Early African American Pioneers Committee:
ZACK CLAYTON [Player] – Zack Clayton, recognized as one of the all-time great basketball players of the Black Fives Era, played for several all-black teams including his hometown Philadelphia Panthers, the Chicago Crusaders, and the renowned Harlem Globetrotters and New York Rens. He won two World Professional Basketball Tournament championships, the first in 1939 with the Rens and the second in 1953 with the Washington Bears. An enshrine of the Philadelphia Basketball Hall of Fame (1989), Clayton played on some of the era’s greatest teams and was a featured star. He earned All-Tournament honors in 1939 and 1943 for his performances in the World Pro Tournament.
NICK GALIS [Player] – Nick Galis is widely considered the greatest basketball player in Greek history, in addition to being voted Greece’s best all-around athlete in 1986 and 1987. He led ARIS of Thessaloniki to seven straight Greek League championships and eight overall (1983, 1985-91). Galis won a European Championship gold medal and European Championships MVP in 1987, while also taking home silver in 1989. He led the Greece A-1 League in scoring a record 12 straight seasons, averaging 33.4 points per game in his career. Galis was named one of FIBA’s 50 Greatest Players in 1991, and is a member of the FIBA Hall of Fame (2007). He played collegiately at Seton Hall and was inducted into the Seton Hall Athletic Hall of Fame in 1991.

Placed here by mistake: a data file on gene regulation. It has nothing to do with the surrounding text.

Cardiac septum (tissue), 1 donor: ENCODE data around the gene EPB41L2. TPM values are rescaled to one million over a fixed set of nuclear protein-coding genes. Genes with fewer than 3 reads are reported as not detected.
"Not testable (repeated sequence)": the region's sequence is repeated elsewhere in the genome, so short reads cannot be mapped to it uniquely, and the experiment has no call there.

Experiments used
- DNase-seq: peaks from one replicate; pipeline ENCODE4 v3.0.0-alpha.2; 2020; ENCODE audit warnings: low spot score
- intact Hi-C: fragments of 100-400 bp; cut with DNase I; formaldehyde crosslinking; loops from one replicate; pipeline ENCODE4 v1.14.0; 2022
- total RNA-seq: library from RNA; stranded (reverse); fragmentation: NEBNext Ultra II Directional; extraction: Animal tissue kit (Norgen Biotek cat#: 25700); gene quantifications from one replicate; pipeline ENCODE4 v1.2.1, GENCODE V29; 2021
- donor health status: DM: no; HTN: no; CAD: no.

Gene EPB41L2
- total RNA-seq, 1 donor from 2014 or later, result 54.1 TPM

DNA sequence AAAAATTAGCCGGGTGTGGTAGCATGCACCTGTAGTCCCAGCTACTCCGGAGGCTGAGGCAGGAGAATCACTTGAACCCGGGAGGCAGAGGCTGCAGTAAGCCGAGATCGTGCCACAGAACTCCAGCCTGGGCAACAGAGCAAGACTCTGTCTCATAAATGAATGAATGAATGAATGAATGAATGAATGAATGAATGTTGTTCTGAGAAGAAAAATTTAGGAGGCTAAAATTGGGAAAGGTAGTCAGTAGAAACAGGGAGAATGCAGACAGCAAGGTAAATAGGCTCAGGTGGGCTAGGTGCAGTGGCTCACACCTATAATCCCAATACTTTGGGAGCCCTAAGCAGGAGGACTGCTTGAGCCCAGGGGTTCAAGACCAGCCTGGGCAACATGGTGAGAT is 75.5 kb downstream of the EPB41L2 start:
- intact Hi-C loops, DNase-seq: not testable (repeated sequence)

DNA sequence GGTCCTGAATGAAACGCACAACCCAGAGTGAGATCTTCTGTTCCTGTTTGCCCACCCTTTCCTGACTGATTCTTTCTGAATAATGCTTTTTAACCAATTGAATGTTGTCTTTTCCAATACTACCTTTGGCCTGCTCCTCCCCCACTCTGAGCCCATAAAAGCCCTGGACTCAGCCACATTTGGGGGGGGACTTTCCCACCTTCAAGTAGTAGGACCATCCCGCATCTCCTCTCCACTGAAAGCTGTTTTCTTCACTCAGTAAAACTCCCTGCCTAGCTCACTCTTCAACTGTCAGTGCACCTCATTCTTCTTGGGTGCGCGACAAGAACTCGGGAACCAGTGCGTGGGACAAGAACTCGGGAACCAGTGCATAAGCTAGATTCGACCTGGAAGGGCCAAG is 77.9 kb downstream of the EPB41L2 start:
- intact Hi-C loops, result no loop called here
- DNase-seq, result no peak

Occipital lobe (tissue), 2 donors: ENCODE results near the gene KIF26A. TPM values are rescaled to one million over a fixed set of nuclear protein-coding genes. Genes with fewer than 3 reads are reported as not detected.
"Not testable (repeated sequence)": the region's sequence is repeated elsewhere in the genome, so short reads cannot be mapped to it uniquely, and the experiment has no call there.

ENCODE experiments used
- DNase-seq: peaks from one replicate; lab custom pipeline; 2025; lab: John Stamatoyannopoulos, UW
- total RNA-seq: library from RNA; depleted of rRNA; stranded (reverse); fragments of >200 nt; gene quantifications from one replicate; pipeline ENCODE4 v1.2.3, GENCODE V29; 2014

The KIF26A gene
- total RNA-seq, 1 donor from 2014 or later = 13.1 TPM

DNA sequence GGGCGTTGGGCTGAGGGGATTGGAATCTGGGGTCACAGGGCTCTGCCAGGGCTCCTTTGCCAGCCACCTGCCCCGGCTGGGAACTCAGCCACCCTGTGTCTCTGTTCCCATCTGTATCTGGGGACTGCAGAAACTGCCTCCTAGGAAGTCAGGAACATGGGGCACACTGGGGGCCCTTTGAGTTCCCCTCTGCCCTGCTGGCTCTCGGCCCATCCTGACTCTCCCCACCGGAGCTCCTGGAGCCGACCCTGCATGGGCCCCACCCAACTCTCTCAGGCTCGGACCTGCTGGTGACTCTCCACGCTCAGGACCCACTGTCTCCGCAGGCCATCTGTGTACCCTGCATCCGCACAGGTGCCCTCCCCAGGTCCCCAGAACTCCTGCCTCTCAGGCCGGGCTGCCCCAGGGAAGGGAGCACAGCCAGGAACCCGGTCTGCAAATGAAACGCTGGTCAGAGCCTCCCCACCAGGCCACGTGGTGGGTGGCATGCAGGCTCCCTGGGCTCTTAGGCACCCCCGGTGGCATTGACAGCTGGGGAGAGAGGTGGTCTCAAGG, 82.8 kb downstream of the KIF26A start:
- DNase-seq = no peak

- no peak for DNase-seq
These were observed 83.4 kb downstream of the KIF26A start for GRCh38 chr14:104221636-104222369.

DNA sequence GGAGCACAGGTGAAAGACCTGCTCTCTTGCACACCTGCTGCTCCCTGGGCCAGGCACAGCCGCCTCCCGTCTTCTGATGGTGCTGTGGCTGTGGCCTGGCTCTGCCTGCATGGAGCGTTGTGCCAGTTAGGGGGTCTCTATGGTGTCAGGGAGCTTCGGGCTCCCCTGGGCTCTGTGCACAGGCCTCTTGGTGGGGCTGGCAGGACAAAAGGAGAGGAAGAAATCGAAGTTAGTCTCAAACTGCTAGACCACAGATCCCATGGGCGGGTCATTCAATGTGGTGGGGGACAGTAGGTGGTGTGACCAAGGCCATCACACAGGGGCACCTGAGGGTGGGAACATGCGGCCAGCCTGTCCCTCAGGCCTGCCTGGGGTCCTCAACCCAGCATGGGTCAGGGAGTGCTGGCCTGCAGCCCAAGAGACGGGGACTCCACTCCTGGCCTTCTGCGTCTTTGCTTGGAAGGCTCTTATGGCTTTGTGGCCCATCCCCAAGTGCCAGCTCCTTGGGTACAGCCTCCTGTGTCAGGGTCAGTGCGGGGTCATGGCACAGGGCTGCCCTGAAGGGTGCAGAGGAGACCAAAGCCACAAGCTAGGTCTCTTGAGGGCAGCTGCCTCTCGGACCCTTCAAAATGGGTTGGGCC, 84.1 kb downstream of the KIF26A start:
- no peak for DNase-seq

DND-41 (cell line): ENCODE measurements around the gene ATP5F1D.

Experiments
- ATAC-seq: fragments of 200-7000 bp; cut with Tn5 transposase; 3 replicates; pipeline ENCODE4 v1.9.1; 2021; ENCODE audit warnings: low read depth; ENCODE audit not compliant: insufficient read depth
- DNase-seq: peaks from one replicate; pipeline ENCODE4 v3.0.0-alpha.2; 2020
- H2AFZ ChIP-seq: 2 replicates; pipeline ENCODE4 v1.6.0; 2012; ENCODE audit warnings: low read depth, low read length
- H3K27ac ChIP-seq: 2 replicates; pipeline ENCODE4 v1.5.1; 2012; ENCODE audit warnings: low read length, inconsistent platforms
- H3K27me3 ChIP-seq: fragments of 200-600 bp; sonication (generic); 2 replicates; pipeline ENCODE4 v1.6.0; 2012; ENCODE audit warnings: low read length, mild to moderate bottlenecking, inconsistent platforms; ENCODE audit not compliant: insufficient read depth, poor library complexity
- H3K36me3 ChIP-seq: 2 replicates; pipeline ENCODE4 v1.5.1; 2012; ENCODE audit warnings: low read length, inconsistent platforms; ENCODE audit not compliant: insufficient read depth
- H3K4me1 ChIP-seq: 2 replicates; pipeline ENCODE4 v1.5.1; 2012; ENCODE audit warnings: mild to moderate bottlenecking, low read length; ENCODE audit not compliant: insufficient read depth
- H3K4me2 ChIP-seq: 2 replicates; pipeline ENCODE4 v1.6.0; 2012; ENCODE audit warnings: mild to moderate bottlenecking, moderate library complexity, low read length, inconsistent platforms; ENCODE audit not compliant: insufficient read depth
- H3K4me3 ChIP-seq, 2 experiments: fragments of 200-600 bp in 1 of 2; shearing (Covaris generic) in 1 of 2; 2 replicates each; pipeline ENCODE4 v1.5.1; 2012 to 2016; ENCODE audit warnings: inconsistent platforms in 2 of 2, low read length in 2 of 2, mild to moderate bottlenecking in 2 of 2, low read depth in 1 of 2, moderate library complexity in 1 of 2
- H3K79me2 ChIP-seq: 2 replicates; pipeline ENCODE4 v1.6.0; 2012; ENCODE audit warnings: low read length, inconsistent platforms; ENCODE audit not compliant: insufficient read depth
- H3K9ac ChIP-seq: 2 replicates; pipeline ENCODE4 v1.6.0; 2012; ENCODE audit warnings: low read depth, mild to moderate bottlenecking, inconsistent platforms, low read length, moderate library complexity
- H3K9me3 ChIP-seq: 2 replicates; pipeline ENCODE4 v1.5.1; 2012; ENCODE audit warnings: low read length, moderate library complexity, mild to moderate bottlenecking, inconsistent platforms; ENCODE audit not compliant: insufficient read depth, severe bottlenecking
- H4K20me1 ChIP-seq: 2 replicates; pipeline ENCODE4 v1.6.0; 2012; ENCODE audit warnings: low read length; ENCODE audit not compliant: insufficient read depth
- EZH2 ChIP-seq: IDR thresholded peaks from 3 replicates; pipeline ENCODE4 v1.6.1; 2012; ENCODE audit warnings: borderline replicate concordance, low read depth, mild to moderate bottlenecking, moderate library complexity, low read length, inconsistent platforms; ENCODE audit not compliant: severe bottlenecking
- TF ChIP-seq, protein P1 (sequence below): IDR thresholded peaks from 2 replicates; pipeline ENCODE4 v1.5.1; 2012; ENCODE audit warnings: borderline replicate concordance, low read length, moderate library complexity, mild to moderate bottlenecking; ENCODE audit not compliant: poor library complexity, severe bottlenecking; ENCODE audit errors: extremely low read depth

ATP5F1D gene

GEORGE MCGINNIS [Player] – George McGinnis was a six-time All-Star during his professional career in both the ABA (1971-1975) and the NBA (1975-1982). He averaged 25.2 points and 12.9 rebounds per game in the ABA, winning two ABA championships with the Indiana Pacers (1972, 1973) and co-MVP honors with Hall of Famer Julius Erving (1975). He has since been named to the 30-man ABA All-Time Team. In the NBA, McGinnis averaged 17.2 points and 9.8 rebounds per game and earned All-NBA First Team in 1976. A native of Indianapolis, McGinnis was a powerful force at the amateur level as well, leading George Washington High School to an undefeated season and state championship in 1969, then going on to University of Indiana where he earned All-American distinction while averaging 29.9 points per game.